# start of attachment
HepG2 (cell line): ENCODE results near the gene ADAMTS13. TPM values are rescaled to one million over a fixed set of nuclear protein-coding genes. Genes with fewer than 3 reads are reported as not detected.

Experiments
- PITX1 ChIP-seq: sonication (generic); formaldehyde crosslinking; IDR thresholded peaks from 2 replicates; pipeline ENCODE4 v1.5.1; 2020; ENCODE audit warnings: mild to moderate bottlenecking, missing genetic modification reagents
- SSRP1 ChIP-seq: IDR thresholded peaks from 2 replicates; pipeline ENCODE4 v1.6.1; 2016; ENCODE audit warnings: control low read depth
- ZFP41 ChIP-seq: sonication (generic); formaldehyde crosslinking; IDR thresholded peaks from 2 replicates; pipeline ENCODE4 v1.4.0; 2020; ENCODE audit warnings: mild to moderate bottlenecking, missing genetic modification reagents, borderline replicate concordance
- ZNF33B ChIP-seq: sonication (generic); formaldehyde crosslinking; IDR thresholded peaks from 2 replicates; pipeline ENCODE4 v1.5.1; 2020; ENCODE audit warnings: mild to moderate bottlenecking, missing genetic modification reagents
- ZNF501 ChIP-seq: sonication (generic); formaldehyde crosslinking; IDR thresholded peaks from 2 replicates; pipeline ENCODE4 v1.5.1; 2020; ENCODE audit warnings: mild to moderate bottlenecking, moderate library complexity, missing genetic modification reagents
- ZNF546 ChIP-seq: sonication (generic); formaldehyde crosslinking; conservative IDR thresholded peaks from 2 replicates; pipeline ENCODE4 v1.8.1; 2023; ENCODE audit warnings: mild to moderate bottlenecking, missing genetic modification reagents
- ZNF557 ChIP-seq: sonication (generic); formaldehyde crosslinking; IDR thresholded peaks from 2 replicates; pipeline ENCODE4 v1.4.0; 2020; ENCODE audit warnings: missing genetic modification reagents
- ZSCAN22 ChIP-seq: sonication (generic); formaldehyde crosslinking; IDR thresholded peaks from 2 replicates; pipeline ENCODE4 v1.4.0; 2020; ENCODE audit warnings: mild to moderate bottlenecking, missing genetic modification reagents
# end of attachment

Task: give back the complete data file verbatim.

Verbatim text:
HepG2 (cell line): ENCODE results near the gene ADAMTS13. TPM values are rescaled to one million over a fixed set of nuclear protein-coding genes. Genes with fewer than 3 reads are reported as not detected.

Experiments
- PITX1 ChIP-seq: sonication (generic); formaldehyde crosslinking; IDR thresholded peaks from 2 replicates; pipeline ENCODE4 v1.5.1; 2020; ENCODE audit warnings: mild to moderate bottlenecking, missing genetic modification reagents
- SSRP1 ChIP-seq: IDR thresholded peaks from 2 replicates; pipeline ENCODE4 v1.6.1; 2016; ENCODE audit warnings: control low read depth
- ZFP41 ChIP-seq: sonication (generic); formaldehyde crosslinking; IDR thresholded peaks from 2 replicates; pipeline ENCODE4 v1.4.0; 2020; ENCODE audit warnings: mild to moderate bottlenecking, missing genetic modification reagents, borderline replicate concordance
- ZNF33B ChIP-seq: sonication (generic); formaldehyde crosslinking; IDR thresholded peaks from 2 replicates; pipeline ENCODE4 v1.5.1; 2020; ENCODE audit warnings: mild to moderate bottlenecking, missing genetic modification reagents
- ZNF501 ChIP-seq: sonication (generic); formaldehyde crosslinking; IDR thresholded peaks from 2 replicates; pipeline ENCODE4 v1.5.1; 2020; ENCODE audit warnings: mild to moderate bottlenecking, moderate library complexity, missing genetic modification reagents
- ZNF546 ChIP-seq: sonication (generic); formaldehyde crosslinking; conservative IDR thresholded peaks from 2 replicates; pipeline ENCODE4 v1.8.1; 2023; ENCODE audit warnings: mild to moderate bottlenecking, missing genetic modification reagents
- ZNF557 ChIP-seq: sonication (generic); formaldehyde crosslinking; IDR thresholded peaks from 2 replicates; pipeline ENCODE4 v1.4.0; 2020; ENCODE audit warnings: missing genetic modification reagents
- ZSCAN22 ChIP-seq: sonication (generic); formaldehyde crosslinking; IDR thresholded peaks from 2 replicates; pipeline ENCODE4 v1.4.0; 2020; ENCODE audit warnings: mild to moderate bottlenecking, missing genetic modification reagents